France to Facebook: Stop Collecting Data from Non-Users

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FacebookThe French privacy watchdog ordered Facebook (NASDAQ: FB) to stop collecting data from people who do not have user account with the social network giant.

In a statement, the Commission Nationale de l’Informatique et des Libertés (CNIL) said Facebook failed to comply with the French Data Protection Act based on its onsite and online investigation and documentary audit on the company’s privacy policy.

The CNIL and the data protection authorities in Belgium, Hamburg, Spain, and the Netherlands made a decision to investigate the social network giant’s the data collection activities. The five European privacy watchdogs launch the investigation in March 2015 after Facebook amended its privacy policy.

Facebook committed serious failures

In a statement, the CNIL said it was compelled to issue the order against Facebook publicly because of the gravity of its in-compliance with the French Data Protection Act.

“The formal notice is made public due to the seriousness of the violations and the number of individuals concerned by the Facebook service (more than 30 million users in France),” according to the French privacy watchdog.

Facebook data collection activities

According to the CNIL, Facebook violated the French Data Protection Act by collecting data on the browsing activity of internet users who do not have a user account with the company, without prior information. The company also does not inform internet users that a cookie is set up on their terminal once they visit a public page on Facebook.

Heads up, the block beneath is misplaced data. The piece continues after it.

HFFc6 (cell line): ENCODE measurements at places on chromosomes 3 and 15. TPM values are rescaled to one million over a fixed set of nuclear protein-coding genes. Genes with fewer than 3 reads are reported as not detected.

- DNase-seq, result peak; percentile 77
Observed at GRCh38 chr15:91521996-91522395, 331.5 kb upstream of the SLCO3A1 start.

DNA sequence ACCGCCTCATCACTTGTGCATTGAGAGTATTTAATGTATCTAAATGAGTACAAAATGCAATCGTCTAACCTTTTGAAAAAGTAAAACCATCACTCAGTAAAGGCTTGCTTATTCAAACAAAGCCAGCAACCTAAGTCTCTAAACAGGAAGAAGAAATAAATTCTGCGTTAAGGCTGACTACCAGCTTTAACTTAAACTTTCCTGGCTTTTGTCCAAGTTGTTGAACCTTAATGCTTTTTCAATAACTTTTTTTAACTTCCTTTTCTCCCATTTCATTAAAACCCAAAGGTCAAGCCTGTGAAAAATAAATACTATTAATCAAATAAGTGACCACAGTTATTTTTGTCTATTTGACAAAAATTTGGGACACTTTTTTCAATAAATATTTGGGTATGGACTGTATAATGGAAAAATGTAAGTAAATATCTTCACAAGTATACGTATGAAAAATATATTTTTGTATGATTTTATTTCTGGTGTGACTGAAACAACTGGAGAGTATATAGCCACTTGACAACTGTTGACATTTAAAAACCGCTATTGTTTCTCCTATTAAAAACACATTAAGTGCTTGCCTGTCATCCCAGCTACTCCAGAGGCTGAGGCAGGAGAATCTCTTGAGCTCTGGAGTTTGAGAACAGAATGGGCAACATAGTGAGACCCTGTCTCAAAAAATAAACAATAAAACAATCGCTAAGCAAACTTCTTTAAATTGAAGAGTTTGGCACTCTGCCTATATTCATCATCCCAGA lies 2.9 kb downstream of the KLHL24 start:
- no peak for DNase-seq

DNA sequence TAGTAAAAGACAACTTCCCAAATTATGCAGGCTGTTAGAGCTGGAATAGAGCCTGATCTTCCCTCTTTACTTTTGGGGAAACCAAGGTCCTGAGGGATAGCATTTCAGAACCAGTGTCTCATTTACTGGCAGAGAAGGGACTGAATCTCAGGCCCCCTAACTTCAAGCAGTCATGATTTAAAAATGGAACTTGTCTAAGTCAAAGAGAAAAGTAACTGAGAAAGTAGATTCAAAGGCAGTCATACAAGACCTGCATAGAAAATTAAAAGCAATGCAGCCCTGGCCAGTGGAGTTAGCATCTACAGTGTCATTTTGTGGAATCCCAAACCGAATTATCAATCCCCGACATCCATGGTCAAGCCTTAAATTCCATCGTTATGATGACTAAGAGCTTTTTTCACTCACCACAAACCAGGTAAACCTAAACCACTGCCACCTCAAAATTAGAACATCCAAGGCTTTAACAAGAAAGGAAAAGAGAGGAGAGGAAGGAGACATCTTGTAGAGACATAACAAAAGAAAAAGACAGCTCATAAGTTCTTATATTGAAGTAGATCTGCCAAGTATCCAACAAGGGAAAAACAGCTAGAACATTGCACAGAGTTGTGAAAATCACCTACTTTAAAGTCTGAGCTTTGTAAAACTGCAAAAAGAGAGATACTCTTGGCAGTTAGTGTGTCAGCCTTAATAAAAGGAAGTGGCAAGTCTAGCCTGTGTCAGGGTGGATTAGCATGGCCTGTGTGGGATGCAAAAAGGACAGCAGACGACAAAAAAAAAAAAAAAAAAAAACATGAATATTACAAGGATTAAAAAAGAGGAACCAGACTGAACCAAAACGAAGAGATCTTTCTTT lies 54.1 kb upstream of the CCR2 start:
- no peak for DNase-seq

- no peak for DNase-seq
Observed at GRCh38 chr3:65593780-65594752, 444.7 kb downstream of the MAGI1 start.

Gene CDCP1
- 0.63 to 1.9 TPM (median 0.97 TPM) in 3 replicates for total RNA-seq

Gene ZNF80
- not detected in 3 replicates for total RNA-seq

The social network giant collects data regarding the sexual orientation, religious, and political views of its users without obtaining an explicit consent from them. The company also failed to inform users regarding their rights and the processing of their personal data on the sign up form.

The social network giant sets up cookies for advertising purposes without informing internet users and obtaining their consent. It compiles all the collected information about internet users to display targeted advertising.

The CNIL said the social network giant does not provide tools for account holders to prevent the compilation of their data—a fundamental violation of their rights and interests including their right to respect for private life.

Furthermore, the French privacy watchdog said Facebook transfers personal data to the United States in the basis on Safe Harbor. However, the CNIL said such transfers were declared invalid by the European Union Court of Justice in its ruling on October 6, 2015.

Facebook’s response

In response to the CNIL’s order, Facebook spokeswoman Sally Aldous said, “Protecting the privacy of the people who use Facebook is at the heart of everything we do. We are confident that we comply with European Data Protection law and look forward to engaging with the CNIL to respond to their concerns.”

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